Fence around San Francisco BART station fails to quell illegal street vending

Work remains underway to clear illegal vendors from around a San Francisco BART station.

Even with a new fence around the plaza of the 24th Street station, there are still plenty of vendors in the area.

The fence has restricted the amount of space around the station where illegal vendors peddle their wares, but on Friday there were still plenty of people selling everything from household goods to drug paraphernalia.

The Department of Public Works said it's working to come to the area just about every day to clear out vendors and to make sure there's a clear path along the sidewalk.

"So we have inspectors out there to make sure that the public right of way has passage for people," said Rachel Gordon from the department."You can't just go on a very narrow sidewalk or no sidewalk at all and be able to go down safely."

Santiago Lerma from Supervisor Hillary Ronen's office said Ronen asked BART to fence off the area because while the effort has gotten underway to clear illegal vendors from the area, there has been an influx of them.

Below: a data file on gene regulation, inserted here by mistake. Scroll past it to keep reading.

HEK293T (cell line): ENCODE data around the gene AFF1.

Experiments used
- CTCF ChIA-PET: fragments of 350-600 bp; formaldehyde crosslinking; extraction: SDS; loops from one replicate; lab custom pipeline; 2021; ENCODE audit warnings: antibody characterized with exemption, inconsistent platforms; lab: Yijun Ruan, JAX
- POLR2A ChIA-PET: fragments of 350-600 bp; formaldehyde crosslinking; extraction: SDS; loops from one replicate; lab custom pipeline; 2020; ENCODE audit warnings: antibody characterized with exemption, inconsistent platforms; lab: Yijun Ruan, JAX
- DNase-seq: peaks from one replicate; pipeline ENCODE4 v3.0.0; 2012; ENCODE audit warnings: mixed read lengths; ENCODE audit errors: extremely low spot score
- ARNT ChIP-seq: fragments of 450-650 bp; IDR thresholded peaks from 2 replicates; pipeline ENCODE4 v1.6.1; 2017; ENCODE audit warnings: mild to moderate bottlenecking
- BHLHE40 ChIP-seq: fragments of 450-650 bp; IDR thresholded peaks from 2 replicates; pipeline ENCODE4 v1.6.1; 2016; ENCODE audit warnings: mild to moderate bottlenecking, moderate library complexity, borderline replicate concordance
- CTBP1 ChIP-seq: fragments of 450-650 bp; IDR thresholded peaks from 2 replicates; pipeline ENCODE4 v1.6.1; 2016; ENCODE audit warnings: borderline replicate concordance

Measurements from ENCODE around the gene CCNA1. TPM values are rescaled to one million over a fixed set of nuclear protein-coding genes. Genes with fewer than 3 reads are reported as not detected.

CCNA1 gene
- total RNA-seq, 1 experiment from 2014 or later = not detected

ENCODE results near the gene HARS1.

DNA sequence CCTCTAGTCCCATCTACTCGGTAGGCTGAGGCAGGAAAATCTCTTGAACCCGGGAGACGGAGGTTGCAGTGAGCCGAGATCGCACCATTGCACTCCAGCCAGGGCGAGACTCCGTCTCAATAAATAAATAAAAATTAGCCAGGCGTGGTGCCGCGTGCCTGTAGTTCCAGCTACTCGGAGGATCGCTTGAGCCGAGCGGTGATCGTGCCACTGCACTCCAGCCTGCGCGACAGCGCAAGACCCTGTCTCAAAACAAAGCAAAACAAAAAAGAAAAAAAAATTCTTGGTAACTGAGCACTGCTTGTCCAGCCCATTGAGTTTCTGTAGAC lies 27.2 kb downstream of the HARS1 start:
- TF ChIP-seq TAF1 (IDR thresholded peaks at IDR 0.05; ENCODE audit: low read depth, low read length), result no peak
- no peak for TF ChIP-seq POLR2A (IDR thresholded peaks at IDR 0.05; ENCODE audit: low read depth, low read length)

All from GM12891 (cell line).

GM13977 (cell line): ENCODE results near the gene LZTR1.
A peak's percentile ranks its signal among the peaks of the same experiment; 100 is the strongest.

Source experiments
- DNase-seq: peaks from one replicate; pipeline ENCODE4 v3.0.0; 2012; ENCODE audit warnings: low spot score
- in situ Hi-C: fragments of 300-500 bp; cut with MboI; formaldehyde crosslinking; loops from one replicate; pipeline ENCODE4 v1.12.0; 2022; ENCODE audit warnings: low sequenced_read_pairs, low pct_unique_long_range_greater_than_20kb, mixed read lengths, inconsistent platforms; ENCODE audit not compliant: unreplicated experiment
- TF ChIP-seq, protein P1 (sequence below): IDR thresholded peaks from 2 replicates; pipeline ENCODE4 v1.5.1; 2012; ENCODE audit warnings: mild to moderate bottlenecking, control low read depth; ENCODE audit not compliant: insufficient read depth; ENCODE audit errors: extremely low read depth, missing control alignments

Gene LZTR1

"So, what we hope this will do is put people on notice that coming here to sell small stolen goods is not appropriate anymore," said Lerma.

BART riders and residents said they're happy the fence has gone up and that there are efforts to crack down on illegal sale. However, some vendors who've been there for years said they're worried.

Ismael Sanchez Marquez said he obtained paperwork over the years to sell around the BART station.

He's frustrated with trying to keep up with the changing bureaucracy and says he doesn't want to get swept up in the efforts to clear the area of bad actors.

In Spanish he said, "The only thing we want is that they not remove us because we have always had everything legal, we are not selling stolen things we have invoices for all the products and we have proof that we have been here for since 2015 for almost eight years."

Lerma said plans are underway to drive out the illegally obtained goods, while developing a permitting plan for more legitimate vendors.

"This permit process is also to create economic opportunity for legitimate vendors and to provide them with an orderly space for them to be in."

The city is currently working on that permitting process for the legitimate vendors and hopes to have that in place by next month.